A software that runs on a tablet or computer that reads information from a Universal Serial Bus external sensor and instructs patients in their exercises, giving patients feedback as necessary, and recording patient progress and activity.




Primary Outcome Measures :
  1. Compliance [ Time Frame: At the conclusion of the patient's physical therapy (approximately 3 months after starting use of device) ]
    The software is able to record when the patient is using it, and thus will know how often patients are completing their exercises. The degree to which patients follow their therapist's recommended exercise schedule will be measured.


Secondary Outcome Measures :
  1. Patient Ability to Understand the Prescribed Exercises From the Device [ Time Frame: Approximately two weeks after patient starts to use the device ]
    At therapy appointments during the study, patients will be asked to do the exercises with no visual or instructional aid in order to determine if they have learned to do the exercises correctly. If necessary, the patient will be given the software as an aid in order to determine if the patient is then able to complete the exercises.

  2. Prediction of Patient Improvement [ Time Frame: Approximately two weeks after patient starts to use the device ]
    Physical therapy should increase the patient's medical condition over time. In this outcome measure, the ability of the software to predict the patient's improvements in medical condition will be determined by comparing the software predictions of improvement with the actual patient improvements as determined by physical therapists. Medical condition in this case will be operationalized as the extent to which a patient can complete standard hand therapy exercises as measured by the therapist using goniometry.

  3. Prediction of Patient Improvement [ Time Frame: Approximately four weeks after patient starts to use the device ]
    Physical therapy should increase the patient's medical condition over time. In this outcome measure, the ability of the software to predict the patient's improvements in medical condition will be determined by comparing the software predictions of improvement with the actual patient improvements as determined by physical therapists. Medical condition in this case will be operationalized as the extent to which a patient can complete standard hand therapy exercises as measured by the therapist using goniometry.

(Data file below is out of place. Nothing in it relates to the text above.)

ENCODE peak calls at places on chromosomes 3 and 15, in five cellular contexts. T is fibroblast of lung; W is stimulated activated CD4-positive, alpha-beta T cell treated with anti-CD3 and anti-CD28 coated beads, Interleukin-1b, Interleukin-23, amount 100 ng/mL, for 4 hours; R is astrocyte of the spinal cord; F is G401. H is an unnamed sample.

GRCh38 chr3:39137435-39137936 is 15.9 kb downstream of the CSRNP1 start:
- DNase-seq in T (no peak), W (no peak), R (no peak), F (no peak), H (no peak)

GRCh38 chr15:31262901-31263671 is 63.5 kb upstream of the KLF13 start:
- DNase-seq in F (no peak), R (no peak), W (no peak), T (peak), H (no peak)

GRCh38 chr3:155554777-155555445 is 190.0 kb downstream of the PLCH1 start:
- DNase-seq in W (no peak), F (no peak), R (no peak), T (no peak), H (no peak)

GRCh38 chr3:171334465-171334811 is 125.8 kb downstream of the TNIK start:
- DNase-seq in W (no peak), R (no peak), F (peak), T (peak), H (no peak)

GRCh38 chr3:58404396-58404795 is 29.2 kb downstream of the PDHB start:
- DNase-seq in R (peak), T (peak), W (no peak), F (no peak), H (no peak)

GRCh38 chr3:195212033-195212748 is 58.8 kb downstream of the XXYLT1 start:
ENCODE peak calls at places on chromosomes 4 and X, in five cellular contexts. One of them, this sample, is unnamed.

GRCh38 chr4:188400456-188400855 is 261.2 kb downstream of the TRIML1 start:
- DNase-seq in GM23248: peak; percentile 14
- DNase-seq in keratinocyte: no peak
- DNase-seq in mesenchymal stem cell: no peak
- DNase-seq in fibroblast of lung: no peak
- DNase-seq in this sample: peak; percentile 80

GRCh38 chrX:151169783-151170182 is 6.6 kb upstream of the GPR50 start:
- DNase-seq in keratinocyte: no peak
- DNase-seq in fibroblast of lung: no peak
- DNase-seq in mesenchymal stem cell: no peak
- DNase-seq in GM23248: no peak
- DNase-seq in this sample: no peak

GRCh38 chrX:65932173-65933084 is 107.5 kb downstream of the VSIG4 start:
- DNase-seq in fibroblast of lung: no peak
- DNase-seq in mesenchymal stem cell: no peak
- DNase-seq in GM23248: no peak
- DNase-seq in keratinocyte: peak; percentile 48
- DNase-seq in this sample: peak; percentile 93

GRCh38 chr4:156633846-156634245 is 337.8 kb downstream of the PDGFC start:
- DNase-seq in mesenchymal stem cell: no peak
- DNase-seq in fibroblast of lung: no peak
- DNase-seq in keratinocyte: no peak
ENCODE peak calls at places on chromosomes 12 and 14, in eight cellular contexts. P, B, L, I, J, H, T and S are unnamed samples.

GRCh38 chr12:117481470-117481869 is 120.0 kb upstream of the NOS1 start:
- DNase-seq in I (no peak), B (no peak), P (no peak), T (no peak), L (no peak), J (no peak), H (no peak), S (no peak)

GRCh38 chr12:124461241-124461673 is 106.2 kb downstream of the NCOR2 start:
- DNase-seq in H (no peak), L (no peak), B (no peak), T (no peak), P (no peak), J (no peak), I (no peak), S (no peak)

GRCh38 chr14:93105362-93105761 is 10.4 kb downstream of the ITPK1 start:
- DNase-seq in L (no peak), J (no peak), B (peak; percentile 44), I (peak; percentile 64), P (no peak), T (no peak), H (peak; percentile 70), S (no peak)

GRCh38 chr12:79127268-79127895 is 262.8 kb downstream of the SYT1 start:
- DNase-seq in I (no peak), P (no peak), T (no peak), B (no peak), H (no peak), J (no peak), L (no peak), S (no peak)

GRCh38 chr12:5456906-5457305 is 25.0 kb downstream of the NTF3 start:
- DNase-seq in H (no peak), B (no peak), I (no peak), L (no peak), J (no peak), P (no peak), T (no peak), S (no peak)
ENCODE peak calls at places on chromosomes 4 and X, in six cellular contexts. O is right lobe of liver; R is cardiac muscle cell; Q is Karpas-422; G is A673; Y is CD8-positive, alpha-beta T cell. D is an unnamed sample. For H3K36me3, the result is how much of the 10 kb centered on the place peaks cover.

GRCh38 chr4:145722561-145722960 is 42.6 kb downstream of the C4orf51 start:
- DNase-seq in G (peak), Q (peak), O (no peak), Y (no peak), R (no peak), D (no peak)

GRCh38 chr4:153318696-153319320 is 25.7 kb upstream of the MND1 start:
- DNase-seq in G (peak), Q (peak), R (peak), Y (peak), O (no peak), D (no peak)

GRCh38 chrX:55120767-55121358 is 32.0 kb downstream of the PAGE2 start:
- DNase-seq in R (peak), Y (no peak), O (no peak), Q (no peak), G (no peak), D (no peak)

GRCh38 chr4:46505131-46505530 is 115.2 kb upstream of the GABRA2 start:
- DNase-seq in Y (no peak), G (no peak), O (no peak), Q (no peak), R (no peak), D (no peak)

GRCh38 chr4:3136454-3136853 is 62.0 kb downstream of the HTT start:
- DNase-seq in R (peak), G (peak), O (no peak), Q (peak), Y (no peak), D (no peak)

4. Prediction of Patient Improvement [ Time Frame: Approximately six weeks after patient starts to use the device ]
    Physical therapy should increase the patient's medical condition over time. In this outcome measure, the ability of the software to predict the patient's improvements in medical condition will be determined by comparing the software predictions of improvement with the actual patient improvements as determined by physical therapists. Medical condition in this case will be operationalized as the extent to which a patient can complete standard hand therapy exercises as measured by the therapist using goniometry.

  5. Prediction of Patient Improvement [ Time Frame: At the conclusion of the patient's physical therapy (approximately 3 months after the patient starts using the device) ]
    Physical therapy should increase the patient's medical condition over time. In this outcome measure, the ability of the software to predict the patient's improvements in medical condition will be determined by comparing the software predictions of improvement with the actual patient improvements as determined by physical therapists. Medical condition in this case will be operationalized as the extent to which a patient can complete standard hand therapy exercises as measured by the therapist using goniometry.

  6. Patient Hand Recovery [ Time Frame: Baseline (defined as the therapist visit before the patient starts to use the device) and at the conclusion of the patient's physical therapy, approximately 3 months. ]
    Using the bMHQ (Brief Michigan Hand Questionnaire), the patient's current state of the hand will be measured. The bMHQ is scored from 0-100, with higher scores indicating better functioning and satisfaction with the hand.The change in the survey results between the first baseline and subsequent measurement represents patient recovery.